At the time of my abortion two of my close friends were pregnant with their second children. There is no bitterness or malice towards them or their children, although I find pangs of emotion and pain hit me when I see how my daughter interacts with the new babies. She is so desperate for another sibling; I do believe that my sacrificial action to give her more materially was the wrong decision. She would have loved a brother more than anything.


Personal relationships are currently a difficult issue. Frigidity and guilt surround any idea of physical intimacy. Consequently I worry if I will ever be able to meet that ‘right and special’ person, settle down and create a family. Celibacy is such a foreign concept to modern day relationships.


What has helped you come to terms with your abortion?

In searching for some solace I have been involved in a year long counselling programme looking at all the emotions, feelings and relationships surrounding myself then and now. This was a help and bought into the fore some other issues of considerations which I may need to tackle in my life. However, the lack of guidance given by a counsellor, the concept of helping me to explore and find my own resolutions sometimes left me feeling lost and further misunderstood.   On my most rational level I could reason that the decision to abort was solely mine, there was no blame or anger to tackle. My turmoil resulted from a feeling of religious guilt which was just not addressed in its fullness by one who could not share my Catholic persuasion.


As the counsellor could not give me guidance, direction or absolution I felt lost. I think that the loss I was experiencing required a sense of leadership to bring me back into the fold, to take my hand and draw me there. This is not something I could do with distant guide and a well meaning poke in the right direction.


I continued to seek this guide by speaking to Pastors and Preachers. A year on from my abortion I met a Friar a vigil mass for the victims of abortion.  He directed me to an Irish spiritual retreat, which was to be the biggest turning point in my road to healing.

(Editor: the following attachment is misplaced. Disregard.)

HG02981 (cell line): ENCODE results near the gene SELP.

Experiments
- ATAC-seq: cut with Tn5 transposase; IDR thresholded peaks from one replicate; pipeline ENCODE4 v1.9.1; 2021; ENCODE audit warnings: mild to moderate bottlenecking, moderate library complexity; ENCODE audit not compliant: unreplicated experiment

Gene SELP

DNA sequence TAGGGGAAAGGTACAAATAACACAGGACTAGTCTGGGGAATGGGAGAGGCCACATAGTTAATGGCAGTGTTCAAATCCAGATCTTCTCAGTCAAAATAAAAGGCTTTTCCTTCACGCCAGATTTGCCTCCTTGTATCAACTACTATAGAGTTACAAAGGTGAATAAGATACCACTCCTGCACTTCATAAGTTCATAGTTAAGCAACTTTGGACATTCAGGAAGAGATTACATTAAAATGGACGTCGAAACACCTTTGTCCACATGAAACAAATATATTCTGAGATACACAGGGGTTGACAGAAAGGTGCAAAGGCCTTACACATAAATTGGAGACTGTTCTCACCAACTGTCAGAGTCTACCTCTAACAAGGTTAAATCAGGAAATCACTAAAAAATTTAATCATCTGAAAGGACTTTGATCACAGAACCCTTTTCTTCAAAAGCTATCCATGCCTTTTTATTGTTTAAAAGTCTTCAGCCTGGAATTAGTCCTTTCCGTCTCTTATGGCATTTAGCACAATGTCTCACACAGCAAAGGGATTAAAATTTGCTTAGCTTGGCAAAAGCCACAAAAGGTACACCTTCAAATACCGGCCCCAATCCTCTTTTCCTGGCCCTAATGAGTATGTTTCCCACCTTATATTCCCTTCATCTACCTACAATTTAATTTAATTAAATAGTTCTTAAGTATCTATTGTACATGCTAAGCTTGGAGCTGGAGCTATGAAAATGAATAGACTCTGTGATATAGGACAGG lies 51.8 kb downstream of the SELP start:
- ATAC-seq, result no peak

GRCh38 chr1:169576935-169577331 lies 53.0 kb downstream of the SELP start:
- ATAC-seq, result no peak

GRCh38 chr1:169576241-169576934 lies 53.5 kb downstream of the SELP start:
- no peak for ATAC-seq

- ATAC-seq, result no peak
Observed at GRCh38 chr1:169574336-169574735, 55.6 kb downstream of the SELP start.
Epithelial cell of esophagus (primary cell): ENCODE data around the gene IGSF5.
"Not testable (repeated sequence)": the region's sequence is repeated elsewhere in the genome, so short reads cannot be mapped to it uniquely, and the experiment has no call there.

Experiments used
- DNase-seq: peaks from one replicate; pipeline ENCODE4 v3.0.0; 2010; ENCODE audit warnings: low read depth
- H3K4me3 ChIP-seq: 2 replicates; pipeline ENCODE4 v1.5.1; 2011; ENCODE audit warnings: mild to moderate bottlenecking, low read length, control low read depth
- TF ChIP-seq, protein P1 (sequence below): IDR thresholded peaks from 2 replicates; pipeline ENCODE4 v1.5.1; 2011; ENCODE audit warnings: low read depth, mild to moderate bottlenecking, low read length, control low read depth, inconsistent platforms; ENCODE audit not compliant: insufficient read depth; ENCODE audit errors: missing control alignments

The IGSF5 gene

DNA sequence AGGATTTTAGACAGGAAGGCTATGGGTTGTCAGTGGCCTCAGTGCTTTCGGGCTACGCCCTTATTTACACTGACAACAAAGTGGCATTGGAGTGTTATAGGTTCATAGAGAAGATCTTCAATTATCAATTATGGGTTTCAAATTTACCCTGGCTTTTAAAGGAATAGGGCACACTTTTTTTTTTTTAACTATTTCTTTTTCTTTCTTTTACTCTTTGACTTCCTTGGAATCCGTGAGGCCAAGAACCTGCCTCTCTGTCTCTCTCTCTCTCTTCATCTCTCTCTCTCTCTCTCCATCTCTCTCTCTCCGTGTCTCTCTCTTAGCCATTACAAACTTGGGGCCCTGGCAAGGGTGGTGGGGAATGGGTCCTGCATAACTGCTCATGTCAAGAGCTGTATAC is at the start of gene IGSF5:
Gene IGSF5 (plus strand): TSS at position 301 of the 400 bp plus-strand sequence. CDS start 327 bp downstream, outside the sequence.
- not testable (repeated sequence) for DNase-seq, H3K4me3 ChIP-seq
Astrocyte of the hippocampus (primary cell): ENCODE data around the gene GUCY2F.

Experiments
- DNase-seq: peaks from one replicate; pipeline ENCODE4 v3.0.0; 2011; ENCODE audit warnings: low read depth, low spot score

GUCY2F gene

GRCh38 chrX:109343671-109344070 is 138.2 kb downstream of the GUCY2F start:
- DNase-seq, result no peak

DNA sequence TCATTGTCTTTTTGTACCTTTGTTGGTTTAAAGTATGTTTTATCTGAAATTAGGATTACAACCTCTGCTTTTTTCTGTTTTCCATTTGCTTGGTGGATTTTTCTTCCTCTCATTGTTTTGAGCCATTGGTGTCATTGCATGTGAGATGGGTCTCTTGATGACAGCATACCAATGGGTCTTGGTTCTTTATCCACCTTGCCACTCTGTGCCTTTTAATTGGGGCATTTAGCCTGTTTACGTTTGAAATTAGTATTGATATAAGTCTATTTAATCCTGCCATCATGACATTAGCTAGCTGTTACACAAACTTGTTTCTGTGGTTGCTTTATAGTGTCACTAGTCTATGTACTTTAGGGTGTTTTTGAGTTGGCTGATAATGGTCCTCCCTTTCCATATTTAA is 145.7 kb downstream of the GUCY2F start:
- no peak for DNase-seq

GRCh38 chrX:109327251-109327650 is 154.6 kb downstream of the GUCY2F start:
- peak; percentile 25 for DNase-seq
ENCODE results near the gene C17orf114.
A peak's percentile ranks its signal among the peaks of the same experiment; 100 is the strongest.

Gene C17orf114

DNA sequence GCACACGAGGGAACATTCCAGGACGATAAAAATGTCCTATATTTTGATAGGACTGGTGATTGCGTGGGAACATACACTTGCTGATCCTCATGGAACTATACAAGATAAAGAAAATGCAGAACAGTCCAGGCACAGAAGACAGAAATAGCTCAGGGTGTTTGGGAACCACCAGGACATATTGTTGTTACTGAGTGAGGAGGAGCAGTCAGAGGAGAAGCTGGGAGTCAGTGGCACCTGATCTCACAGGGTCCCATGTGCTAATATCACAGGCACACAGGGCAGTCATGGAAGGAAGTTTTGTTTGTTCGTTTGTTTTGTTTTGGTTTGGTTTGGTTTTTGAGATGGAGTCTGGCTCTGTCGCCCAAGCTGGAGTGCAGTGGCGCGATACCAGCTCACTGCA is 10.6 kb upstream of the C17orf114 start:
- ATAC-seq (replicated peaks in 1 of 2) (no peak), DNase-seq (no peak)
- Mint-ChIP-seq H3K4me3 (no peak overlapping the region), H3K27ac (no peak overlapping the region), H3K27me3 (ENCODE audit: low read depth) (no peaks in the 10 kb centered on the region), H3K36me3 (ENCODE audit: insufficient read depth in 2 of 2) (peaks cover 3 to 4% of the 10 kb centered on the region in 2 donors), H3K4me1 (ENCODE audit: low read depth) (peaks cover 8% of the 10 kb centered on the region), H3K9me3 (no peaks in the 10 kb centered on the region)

At Rachel’s Vineyard, after a tearful weekend of reflection, discussion and love, I finally found a sense of guidance. Every nerve within me was touched as I felt taken. With my Irish roots I felt as though I had been drawn home in so many ways: spiritually, physically and literally.


There I finally learnt and accepted that we can make mistakes… even the best of us.


And we can still be loved and welcomed back home.


Based upon your experience, what would you want to tell a woman considering abortion today?

In our natural make up we are designed to bear and care for our children from the very moment of their existence; yet abortion goes against this in the most perverse sense. Not only might we feel the failure element in our lack of protection, but we also have to accept that the failure was of own making and at our hands.


The Lady Macbeth syndrome: an awareness of guilt that you cannot wash away or blame elsewhere is one that causes great emotional torment.


I believe that even for the non-religious, the modern, the hardened and most women’s lib of us: the dawning realisation that one has the un-retractable death of a life at its most vulnerable on their hands, affects the very fabric soul of a woman and tears holes in that fabric.